Archive for February, 2020

Solitude

Posted in Haipho, Winter, Workshopping with tags , on February 27, 2020 by Tito

 

Hirosawa Pond, Kyoto, 26.2.20

– click on the photo to enlarge –

The Last of My Wandering Journeys – Part IX Ashikaga Girls

Posted in Autumn, Haibun with tags on February 18, 2020 by sosui

.. On my way home, I took another deluxe train, this time to Tochigi. There, I found I had to change to an ordinary commuter train to get to Takasaki, where I live. The latter was practically empty, so I occupied two whole seats reserved for elderly people, and fell asleep.

.. Somewhere near Ashikaga, however, I was awakened by the noise of high school girls getting on the train. They all sat down and pulled out their smartphones. I had no way of knowing what they were doing with their phones, but they were so intent on their operations that no one talked or laughed. The whole train was as silent as a prison, and I was rather perturbed by this. When I was young, trains were full of noise.

.. Before long, the girls began to leave the train, in threes or fours, disembarking without even saying goodbye. Some girls, though, stayed on board for a long time. After more than an hour, when the train reached Takasaki, I still had a few of them around me. I wondered why they had to travel so far every day and what they would expect to learn at school. But both of these questions were beyond my own capacity to answer.

A fine autumn day—
My highland river journey
Full circle, achieved.

The tour is over,
Yet my heart, still a-dancing
With the autumn leaves.

The job of the thrush

Posted in Haipho, Winter with tags on February 9, 2020 by Tito

Yamaguni Jinja, Keihokucho, 9.2.20

The Last of My Wandering Journeys – Part VIII Kinu River Descent

Posted in Autumn, Haibun with tags on February 6, 2020 by sosui

.. Next morning, I rose early and went to the station, for I wished to descend the Kinu River in a boat. I had taken boat trips down rivers at many places and had always enjoyed myself immensely. Basho, too, had gone down the Mogami River in a boat.

.. There was a boat leaving at nine, so I thought I’d best go to the boathouse by taxi to catch it. But the woman taxi driver said to me, in heavily accented Japanese, “The boathouse is only five minutes’ walk from here. Look, you can see it around the corner! Why don’t you walk and save your money?” I was not sure if she was saying this out of kindness or if she preferred not to do short distances, but she was so firm in her attitude that I decided to follow her advice! Although I had to go down an awkward flight of steps, I did reach the boathouse in time, and walked down the final steep slope to the river. Some passengers were already in the boat, but there was plenty of space, so I stretched out my legs and leaned back comfortably against the side of the boat.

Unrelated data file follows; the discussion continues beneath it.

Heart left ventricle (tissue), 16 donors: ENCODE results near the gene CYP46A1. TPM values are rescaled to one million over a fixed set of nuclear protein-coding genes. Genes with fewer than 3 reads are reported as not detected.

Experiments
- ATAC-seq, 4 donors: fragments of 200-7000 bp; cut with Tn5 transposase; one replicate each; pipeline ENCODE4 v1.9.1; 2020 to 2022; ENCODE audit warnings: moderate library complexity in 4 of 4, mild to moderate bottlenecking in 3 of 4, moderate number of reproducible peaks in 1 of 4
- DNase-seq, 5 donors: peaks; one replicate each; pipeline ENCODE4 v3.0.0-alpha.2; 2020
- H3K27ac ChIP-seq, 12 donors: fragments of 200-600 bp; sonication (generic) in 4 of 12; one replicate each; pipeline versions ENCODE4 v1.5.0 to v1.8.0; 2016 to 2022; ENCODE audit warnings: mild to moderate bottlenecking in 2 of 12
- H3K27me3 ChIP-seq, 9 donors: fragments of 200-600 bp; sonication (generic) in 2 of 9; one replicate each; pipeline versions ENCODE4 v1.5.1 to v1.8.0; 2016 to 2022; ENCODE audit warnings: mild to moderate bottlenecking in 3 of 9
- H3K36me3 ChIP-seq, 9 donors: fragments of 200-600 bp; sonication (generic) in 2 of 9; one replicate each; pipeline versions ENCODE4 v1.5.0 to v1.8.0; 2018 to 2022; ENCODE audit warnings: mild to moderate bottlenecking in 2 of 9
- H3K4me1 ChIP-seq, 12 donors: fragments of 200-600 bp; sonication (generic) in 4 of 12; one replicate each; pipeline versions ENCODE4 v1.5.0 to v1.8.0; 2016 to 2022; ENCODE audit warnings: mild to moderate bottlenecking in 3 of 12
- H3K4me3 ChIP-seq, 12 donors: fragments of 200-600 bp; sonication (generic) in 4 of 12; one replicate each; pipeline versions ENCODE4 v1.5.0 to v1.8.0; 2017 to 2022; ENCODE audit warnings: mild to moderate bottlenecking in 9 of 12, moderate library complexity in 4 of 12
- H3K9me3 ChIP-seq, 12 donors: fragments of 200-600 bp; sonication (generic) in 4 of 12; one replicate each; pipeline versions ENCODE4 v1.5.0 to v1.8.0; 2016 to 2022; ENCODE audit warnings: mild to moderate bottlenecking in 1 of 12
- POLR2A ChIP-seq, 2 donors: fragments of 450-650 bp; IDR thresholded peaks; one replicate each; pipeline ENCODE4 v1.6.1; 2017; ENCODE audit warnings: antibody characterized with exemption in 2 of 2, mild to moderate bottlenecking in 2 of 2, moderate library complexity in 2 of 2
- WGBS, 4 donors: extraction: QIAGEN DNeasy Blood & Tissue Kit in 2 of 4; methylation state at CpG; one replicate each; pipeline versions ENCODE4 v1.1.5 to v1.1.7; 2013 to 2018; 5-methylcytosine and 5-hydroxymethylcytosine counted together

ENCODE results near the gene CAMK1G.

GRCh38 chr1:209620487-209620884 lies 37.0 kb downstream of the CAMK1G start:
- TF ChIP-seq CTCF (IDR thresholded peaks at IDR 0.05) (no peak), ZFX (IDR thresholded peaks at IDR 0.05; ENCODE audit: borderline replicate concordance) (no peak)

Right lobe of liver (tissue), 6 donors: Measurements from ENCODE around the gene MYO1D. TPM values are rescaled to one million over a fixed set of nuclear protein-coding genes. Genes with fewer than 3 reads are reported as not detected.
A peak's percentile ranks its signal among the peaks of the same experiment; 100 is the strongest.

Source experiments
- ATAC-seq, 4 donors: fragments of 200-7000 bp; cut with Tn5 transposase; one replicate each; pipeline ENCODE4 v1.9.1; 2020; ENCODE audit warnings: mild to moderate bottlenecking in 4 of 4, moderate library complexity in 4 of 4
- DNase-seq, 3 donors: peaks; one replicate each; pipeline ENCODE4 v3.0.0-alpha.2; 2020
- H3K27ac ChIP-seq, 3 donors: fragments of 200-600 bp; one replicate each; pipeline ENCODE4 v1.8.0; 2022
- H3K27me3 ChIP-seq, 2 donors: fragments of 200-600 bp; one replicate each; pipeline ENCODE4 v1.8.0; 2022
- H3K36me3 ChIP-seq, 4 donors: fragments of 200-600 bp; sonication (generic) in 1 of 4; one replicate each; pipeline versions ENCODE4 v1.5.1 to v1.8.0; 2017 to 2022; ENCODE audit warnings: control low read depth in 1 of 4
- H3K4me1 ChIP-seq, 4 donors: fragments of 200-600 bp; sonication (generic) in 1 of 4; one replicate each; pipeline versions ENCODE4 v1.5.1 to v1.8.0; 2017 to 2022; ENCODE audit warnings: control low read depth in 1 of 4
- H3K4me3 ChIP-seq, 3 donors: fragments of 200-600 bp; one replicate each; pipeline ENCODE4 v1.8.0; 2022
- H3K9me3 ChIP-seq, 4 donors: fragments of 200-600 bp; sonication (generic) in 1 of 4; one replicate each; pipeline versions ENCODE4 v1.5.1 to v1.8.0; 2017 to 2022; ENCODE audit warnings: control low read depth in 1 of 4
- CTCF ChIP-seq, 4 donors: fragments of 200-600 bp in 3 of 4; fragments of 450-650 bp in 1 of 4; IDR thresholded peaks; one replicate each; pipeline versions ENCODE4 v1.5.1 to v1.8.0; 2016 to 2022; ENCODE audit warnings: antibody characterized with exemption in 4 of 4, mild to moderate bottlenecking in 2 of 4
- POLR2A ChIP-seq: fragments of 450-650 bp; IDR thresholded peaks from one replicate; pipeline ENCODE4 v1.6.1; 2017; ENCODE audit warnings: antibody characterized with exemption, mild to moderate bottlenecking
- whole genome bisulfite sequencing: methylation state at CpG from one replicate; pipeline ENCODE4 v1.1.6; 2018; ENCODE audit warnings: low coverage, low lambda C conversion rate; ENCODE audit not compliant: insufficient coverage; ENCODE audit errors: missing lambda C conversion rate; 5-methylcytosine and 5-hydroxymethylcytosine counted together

.. Soon we started to move, passing a couple of shallow rapids where the boat scraped the sands and stones of the river bed. A little later, we had showers of spray coming down on us! This was indeed an exciting way of starting a boat trip.

The foaming rapids —
A young boatman braced himself
Before going down.

.. We soon reached a pool, where the boat slowed. The older boatman told us to look ahead. Our eyes lighted upon a soaring pillar of white granite, sharply pointed at the top. This is known as Shield Rock. At this point, though, it looked more like a rocket waiting for lift-off. When the boat moved farther downstream and came alongside the Rock, its middle part did indeed look very much like a square shield. As we passed it by, the older boatman muttered jokingly that our journey had now come to an end! At the time, I did not really understand what he had meant. But later I realized that he was implying that the whole journey had no other scenery as fine as that of the awesome Rock.

.. At one point, the boat passed beneath a suspension bridge. We noticed some people on this bridge, but it was so high up that they appeared only as dots. The older boatman said, “Wave back”. And so we all did.

.. The last part of the voyage was moving through a reservoir behind a dam. Here, the boat had to be towed by another one equipped with an engine. At the end of our journey, everyone got up and left the boat. I too tried to stand up, but found my legs were numb! A young tourist saw me struggling and offered me his hand. He pulled me up with some difficulty. Another tourist helped me onto the pier. I gave both men my heart-felt thanks.

A great granite cliff —
I gaze up at it, laid back
In a river boat.

A bridge, high above —
Though the tourists looked like dots,
They were all waving.

.
To be continued …